The Edmonton Sun, Monday, August 17, 1998
by Colin Maclean
Five Suns Out of Five
Byron Yee is a Chinese-American stand-up comic and character actor.
One day, he got a call from Warner Bros. He was to audition for a part in a movie called Grumpier Old Men. The part was an angry Chinese restaurant owner. His big line, delivered in pigeon English, was, "You win some or you Dim Su. Haw! Haw! Haw!"
Panicked, he realized he didn't know how to speak in broken English. He was from Oklahoma. "You know, where the wind comes sweeping down the plain." So he goes into Chinatown to order a meal and to listen to how these Oriental people talk.
Out of that simple act comes a Fringe experience that ranks with the best. Yee is a very funny fellow and you are treated to much of his probably quite-racist early monologues. "The only Chinese I knew were Charlie Chan, Kung Fu and Fu Manchu. Charlie Chan was Sidney Toler, Kung Fu was David Carradine and Fu Manchu was Peter Sellers."
He grew up ashamed and hating his appearance. "Asian guilt is like Catholic guilt," he says with a sigh. "Except there is no God and there is no forgiveness." Later he was to be accusedby fellow Chinese of being a "banana" -- yellow on the outside but white on the inside.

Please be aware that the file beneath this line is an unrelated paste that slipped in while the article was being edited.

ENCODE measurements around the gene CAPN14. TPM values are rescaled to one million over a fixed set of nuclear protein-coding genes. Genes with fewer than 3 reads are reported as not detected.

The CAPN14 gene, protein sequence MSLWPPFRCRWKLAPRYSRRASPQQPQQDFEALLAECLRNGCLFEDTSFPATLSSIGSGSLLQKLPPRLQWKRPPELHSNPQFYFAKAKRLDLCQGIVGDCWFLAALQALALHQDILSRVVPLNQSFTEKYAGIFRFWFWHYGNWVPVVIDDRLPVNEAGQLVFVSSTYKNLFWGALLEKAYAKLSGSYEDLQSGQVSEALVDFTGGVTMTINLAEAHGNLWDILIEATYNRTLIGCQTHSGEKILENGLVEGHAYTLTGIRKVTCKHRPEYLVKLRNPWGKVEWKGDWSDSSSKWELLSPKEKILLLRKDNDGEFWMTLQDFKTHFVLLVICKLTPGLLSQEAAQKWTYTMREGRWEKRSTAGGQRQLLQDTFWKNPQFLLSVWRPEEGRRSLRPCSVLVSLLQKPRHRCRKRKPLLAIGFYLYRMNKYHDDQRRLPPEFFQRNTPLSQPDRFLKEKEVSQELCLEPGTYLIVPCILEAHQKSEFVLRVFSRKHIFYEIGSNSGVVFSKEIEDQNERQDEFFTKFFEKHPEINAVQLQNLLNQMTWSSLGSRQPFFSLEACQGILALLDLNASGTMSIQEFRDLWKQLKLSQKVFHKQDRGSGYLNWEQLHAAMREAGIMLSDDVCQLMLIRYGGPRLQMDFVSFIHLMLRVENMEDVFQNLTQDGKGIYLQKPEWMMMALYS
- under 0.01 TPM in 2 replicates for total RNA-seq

Yee begins to investigate his heritage. He goes to Angel Island, a West Coast Ellis Island in San Francisco Bay where Chinese immigrants were sometimes held by authorities for two years before being accepted. into America or sent back home. H never knew his father except as the distant man who sat in the front room in the evening and read Chinese newspapers. He investigates more. Yee's comic monologue turns into a fascinating detective story about his family's background.
Paper Son is one man's personal odyssey in search of his heritage. And yet it is the story of us all and in telling it Yee touches something universal. "I am no different from anyone else in this room," he observes at one point.
Paper Son has won awards everywhere. It sold out on its first night here and was given a standing ovation. It is destined to be one of the Fringe's big hits. It deserves it. If you can still get a ticket - go see Paper Son.